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Here’s a list of all the things you only know if you lived in Lafrowda at Exeter Uni

Yes, you’re always the hosts for pres


Out of all the accommodations that the university of Exeter has to offer, Lafrowda is perhaps the most popular. It’s one of the closest accommodations to the main campus, has a pretty famous party stereotype, and as long as you’re not shoved into “old Lafrowda”, the accommodation itself is actually decent (and listen, as a uni student, that’s the equivalent to state of the art). But are the Laf halls all they’re hyped up to be? Is the buzz really necessary? In my totally unbiased opinion, yes. So, here’s a list of all the things you’d only know if you lived in the famous Laf halls.

1. The sinks are connected

This might seem like a weird one to start with, and you might also be wondering how you’d ever know this. But when one sink doesn’t drain, the other one won’t either. I found this out on my first week, when years of cheap uni dinners that had congealed in the drains finally blocked the pipes, leaving not the one but the two sinks dangerously close to overspilling. Luckily, maintenance did arrive to drain BOTH sinks. Unluckily, our washing up bowls and tea towels were the unfortunate victims of the gunk lurking in our pipes.

2. Forum Hill

One of Laf’s biggest selling points is its close distance to campus. While it is a short 10 minute walk (if that), and the route there isn’t particularly arduous, there’s also Forum Hill to battle through. Yes, it isn’t as bad as the infamous Cardiac Hill (shudder), but Forum Hill is still a hefty trek if you have an 8:30am lecture on a Monday (which I hope, from the bottom of my heart, you do not). If you decide to come to Exeter for uni, you might want to pack some walking boots along with your pots and pans.

3. The pres and afters

If the seven other people you’re sharing your flat with don’t meet your social needs, Lafrowda also has a cosy group of spiders to keep you company. They’re where you least expect them – above the kitchen door, on the stairwell, waiting for you outside your door. Any arachnophobes might shudder at this prospect, but who knows? Maybe the spiders just want a tequila shot at pres as much as we do.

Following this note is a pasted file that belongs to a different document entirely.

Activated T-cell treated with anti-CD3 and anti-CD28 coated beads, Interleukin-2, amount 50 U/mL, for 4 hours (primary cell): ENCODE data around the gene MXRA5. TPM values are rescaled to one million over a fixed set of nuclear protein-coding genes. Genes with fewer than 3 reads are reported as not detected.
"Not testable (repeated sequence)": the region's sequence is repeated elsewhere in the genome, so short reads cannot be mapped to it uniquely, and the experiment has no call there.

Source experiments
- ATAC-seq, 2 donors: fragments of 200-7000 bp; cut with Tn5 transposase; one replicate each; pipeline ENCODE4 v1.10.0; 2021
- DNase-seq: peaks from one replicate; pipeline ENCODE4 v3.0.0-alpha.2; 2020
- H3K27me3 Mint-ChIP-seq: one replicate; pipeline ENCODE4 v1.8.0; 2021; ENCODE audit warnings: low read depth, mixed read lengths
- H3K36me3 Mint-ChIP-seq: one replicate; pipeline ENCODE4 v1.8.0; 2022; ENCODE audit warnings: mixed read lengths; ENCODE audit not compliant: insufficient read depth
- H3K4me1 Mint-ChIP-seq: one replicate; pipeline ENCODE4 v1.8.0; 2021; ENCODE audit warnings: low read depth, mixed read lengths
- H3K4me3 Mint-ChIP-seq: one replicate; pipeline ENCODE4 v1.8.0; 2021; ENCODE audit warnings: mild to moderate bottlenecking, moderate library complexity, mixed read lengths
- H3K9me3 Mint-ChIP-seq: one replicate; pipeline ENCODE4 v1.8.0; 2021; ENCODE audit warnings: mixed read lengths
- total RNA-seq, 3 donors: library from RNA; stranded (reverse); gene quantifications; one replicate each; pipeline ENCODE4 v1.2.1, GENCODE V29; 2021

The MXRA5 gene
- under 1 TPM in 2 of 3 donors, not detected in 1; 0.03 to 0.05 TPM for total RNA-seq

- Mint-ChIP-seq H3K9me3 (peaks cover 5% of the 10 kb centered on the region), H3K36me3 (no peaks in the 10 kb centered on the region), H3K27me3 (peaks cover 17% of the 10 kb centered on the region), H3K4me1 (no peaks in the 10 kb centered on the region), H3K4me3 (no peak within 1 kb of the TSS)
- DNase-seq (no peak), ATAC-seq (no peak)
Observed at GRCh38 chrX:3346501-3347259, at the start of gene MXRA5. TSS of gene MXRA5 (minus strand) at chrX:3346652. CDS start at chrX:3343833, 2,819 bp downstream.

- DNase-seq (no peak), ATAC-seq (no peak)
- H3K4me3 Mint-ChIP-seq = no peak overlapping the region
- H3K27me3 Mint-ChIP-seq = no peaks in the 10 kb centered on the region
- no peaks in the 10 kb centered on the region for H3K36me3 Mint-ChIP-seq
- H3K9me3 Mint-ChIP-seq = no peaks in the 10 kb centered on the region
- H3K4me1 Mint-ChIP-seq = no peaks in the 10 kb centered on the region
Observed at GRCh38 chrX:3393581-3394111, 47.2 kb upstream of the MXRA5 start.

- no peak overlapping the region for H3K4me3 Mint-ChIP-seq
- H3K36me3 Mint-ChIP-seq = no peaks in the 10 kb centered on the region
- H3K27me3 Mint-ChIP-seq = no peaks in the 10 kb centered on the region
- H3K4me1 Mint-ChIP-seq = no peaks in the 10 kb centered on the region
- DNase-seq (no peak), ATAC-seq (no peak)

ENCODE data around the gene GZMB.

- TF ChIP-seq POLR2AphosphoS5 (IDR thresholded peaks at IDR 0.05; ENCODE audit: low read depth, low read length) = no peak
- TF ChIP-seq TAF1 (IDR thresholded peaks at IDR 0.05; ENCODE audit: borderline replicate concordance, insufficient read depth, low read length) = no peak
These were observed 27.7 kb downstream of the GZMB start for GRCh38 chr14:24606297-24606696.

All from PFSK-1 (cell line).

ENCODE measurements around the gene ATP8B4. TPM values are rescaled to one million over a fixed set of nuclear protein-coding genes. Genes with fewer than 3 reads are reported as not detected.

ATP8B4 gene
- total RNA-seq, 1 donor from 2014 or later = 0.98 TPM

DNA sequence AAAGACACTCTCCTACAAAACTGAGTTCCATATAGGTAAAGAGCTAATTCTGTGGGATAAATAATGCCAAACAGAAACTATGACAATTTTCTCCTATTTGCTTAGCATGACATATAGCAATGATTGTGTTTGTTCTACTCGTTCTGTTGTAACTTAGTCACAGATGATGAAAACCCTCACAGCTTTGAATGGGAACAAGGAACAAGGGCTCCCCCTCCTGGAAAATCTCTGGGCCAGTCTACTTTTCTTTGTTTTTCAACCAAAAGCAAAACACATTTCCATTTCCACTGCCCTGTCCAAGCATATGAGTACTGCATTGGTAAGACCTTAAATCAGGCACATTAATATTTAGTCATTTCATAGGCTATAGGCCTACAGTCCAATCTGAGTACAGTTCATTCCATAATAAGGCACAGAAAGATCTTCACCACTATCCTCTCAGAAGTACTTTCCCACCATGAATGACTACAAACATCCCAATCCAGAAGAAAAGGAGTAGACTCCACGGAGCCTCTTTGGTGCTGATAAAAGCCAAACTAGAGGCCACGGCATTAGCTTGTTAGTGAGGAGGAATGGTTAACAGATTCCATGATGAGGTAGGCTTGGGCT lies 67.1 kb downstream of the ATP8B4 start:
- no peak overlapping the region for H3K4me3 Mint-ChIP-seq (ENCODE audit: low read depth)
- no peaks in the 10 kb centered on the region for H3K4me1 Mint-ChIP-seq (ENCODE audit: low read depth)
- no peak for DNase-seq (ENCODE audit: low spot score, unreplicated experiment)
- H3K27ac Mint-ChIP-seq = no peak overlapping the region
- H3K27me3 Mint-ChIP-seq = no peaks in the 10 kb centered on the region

5. Extractor fans

Another fun Laf quirk, along with the sinks being inexplicably connected, is the over-enthusiastic extractor fans. Turning on the stove activates them, but so does basically everything. Boiling the kettle? On goes the fan. Popping some leftovers in the microwave? On goes the fan. Like a determined man at the club who can’t catch a hint, the extractor fans at Laf don’t ever seem to stop trying. But, hey, at least they work.

6. Beds

The first thing you’ll find out when living in Laf is the bed’s awkward size. Unfortunately, the beds aren’t a double, but they’re not exactly a single either, which makes uni shopping for a bed spread a fun adventure. And that’s not all; as you’ll soon find out, the springs in the beds are loud. And I don’t mean you fall back on your bed after a strenuous day of back to back lectures and there’s the soft ping of springs loud. I mean you shift your body slightly, searching for a comfortable position, and a spring you didn’t even realise was in the mattress makes the loudest “pop” you will ever hear.

I’m not sure why, or even how they do this. Sometimes you’ll stand up from sitting on the bed, and a few seconds later you’ll hear a spring pop somewhere. While you can still sleep in them, as long as you have those aforementioned noise cancelling headphones, it does mean you’ll be asking a lot more “Do you mind if we head back to yours instead?” after a night out.

7. The nicest people